- Small Cars over $40,000: Mercedes-Benz A-Class (6054), Audi A3 (2778), BMW 1 Series (2309)
- Medium Cars under $60,000: Toyota Camry (13,727), Skoda Octavia (2111), Mazda 6 (1727)
- Medium Cars over $60,000: BMW 3 Series (3406), Mercedes-Benz C-Class (3378), Mercedes-Benz CLA (2082)
- Large Cars under $70,000: Kia Stinger (1778), Holden Commodore (1009), Skoda Superb (271)
- Large Cars over $70,000: Mercedes-Benz E-Class (771), BMW 5 Series (718), Audi A6 (215)
- Upper Large Cars: Chrysler 300 (218), Mercedes-benz S-Class (163), BMW 8 Series Gran Coupe (117)
- People Movers: Kia Carnival (3650), Honda Odyssey (1091), LDV G10 (725)
- Sports Cars under $80,000: Ford Mustang (2923), Hyundai Veloster (639), BMW 2 Series (628)
- Sports Cars over $80,000: Mercedes-Benz C-Class (1225), BMW 4 Series (478), Mercedes-Benz E-Class (448)
- Sports Cars over $200,000: Porsche 911 (431), Ferrari range (205), BMW 8 Series Coupe (104)
- Light SUVs: Mazda CX-3 (13,953), Hyundai Venue (3678), Volkswagen T-Cross (2646)
- Small SUVs under $40,000: Mitsubishi ASX (14,056), Hyundai Kona (12,514), Kia Seltos (9966)
- Small SUVs over $40,000: Audi Q3 (4090), Volvo XC40 (3229), Mercedes-Benz GLA (3173)
- Medium SUVs under $60,000: Toyota RAv4 938,537), Mazda CX-5 (21,979), Hyundai Tucson (15,789)
- Medium SUVs over $60,000: Mercedes-Benz GLC SUV/Coupe (5799), BMW X3/X4 (5633), Lexus NX (3518)
- Large SUVs under $70,000: Toyota Prado (10,034), Toyota Kluger (8403), Isuzu MU-X (7049)
- Large SUVs over $70,000: BMW X5/X6 (3567), Mercedes-Benz GLE SUV/Coupe (3261), Lexus RX (1879)
- Upper Large SUVs under $100,000: Toyota LandCruiser (15,078), Nissan Patrol (2820)
- Upper Large SUVs over $100,000: BMW X7 (866), Mercedes-Benz GLS (813), Land Rover Discovery (795)
- Light Vans: Volkswagen Caddy (1749), Renault Kangoo (458), Peugeot Partner (190)
- Medium Vans: Toyota HiAce (8391), Hyundai iLoad (3919), Ford Transit Custom (2379)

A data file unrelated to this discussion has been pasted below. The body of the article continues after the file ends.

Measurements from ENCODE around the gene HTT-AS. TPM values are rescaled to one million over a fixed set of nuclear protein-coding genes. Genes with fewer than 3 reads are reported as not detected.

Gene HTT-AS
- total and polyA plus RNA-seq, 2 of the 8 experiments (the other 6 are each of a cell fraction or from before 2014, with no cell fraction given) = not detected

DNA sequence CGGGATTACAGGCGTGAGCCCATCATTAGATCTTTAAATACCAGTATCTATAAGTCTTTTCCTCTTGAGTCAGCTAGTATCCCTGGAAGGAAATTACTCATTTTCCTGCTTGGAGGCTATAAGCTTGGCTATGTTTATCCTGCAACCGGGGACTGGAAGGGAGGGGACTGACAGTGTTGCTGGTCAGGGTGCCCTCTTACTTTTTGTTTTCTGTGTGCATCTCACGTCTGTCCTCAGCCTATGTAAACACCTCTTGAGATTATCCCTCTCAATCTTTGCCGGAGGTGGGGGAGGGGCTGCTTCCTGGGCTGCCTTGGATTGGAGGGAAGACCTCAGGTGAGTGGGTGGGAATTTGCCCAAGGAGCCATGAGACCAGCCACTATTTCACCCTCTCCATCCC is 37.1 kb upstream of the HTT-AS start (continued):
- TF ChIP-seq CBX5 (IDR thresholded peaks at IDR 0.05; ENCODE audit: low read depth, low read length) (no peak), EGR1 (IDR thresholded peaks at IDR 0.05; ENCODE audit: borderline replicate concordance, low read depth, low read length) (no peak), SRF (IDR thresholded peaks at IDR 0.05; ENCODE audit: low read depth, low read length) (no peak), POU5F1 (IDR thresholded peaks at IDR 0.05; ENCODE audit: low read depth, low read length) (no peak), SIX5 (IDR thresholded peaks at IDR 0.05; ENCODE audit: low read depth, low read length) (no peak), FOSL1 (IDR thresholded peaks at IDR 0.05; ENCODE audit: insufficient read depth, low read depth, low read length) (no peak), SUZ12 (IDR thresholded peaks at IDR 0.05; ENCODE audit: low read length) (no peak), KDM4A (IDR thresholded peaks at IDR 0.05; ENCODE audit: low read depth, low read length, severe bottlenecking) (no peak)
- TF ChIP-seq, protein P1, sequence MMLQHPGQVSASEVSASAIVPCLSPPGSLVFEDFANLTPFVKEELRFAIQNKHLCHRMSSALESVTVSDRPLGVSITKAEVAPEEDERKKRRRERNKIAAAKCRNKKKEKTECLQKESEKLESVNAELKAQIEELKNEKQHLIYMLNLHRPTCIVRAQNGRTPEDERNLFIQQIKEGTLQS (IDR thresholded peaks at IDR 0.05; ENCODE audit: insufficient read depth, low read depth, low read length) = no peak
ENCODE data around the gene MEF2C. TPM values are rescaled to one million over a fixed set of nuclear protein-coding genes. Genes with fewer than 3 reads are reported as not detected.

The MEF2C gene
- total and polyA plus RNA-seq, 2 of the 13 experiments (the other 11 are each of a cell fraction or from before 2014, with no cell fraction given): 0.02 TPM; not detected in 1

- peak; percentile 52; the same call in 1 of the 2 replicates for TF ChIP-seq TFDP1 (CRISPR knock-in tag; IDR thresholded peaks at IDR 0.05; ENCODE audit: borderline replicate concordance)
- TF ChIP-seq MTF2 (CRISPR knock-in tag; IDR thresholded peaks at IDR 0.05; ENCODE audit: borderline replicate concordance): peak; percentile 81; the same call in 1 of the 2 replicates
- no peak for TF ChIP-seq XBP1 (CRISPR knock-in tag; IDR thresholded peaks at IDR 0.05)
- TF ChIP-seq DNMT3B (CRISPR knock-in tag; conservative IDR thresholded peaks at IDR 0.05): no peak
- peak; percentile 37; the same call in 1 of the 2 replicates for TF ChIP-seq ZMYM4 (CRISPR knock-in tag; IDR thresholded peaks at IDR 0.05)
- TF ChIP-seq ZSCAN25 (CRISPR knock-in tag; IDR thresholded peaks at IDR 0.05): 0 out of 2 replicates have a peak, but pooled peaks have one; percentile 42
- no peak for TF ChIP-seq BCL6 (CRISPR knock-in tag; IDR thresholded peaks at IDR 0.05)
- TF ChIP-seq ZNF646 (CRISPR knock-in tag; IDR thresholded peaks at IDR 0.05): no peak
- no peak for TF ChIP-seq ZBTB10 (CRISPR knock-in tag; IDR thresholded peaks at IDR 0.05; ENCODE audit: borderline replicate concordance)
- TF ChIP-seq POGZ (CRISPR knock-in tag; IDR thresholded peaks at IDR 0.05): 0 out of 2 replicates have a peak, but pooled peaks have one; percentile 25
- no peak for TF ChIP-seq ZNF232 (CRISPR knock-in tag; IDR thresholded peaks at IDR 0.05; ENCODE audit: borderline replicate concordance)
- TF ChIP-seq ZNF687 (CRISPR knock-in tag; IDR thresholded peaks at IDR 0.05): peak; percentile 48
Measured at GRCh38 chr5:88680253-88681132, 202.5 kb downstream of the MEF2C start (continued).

- Large Vans: Mercedes-Benz Sprinter (2413), Renault Master (1429), Volkswagen Crafter (1226)
- Light Buses: Toyota HiAce (2027), Toyota Coaster (326), Mercedes-Benz Sprinter (106)
- 4×4 Utes: Toyota HiLux (10,410), Isuzu D-Max (4343), Ford Ranger (3084)
- 4×4 Utes: Ford Ranger (37,889), Toyota HiLux (34,766), Mitsubishi Triton (15,649)
Sales by State or Territory: NSW (302,117 sales, down 11.1 per cent), Victoria (226,467, down 25.6 per cent), Queensland (195,769, down 8.9 per cent), WA (89,434, down 2,7 per cent), SA (60,084, down 10.6 per cent), ACT (19,693, up 22.6 per cent), Tasmania (15,673, down 22 per cent), NT (7731, down 10.2 per cent).
Buyer-type breakdown: Private (449,376 sales, down 6.1 per cent), Business (367,932, down 15.7 per cent), Rental (34,676, down 53 per cent), Government (30,417, down 15.7 per cent).
Top segments by market share: Medium SUVs (19.6 per cent), 4×4 Utes (16.7 per cent), Small Cars (13.2 per cent), Small SUVs (12.6 per cent), Large SUVs (11.9 per cent), Light Cars (4.2 per cent).
Sales by engine type: Petrol (527,871, down 19.8 per cent), diesel (290,659, down 12.5 per cent), hybrid (60,417, up 93.7 per cent), Electric excluding Tesla (1769, up 16.2 per cent), PHEV (1685, up 18.2 per cent).
Top sources of vehicles: Japan (309,601, down 7.3 per cent), Thailand (213,456, down 21.3 per cent), Korea (123,725, down 17.9 per cent), Germany (58,558, down 30.4 per cent), USA (33,731, down 18.3 per cent), China (30,696, up 70.9 per cent).
“COVID-19 has brought a health crisis and a corresponding economic crisis to the world during 2020,” said FCAI chief executive Tony Weber.
“And along with the rest of Australia, automotive brands and their dealer networks have found the last twelve months an extremely challenging period.
“The automotive industry in Australia accounts for more than 60,000 employees, with over 4,000 dealerships across the country. The contribution made by these businesses is critically important to the economic wellbeing of communities across Australia.
“It is therefore with great relief that the industry, along with the general economy, is finally noting some positive signs within the market.”
I’ll write a separate December 2020 piece shortly.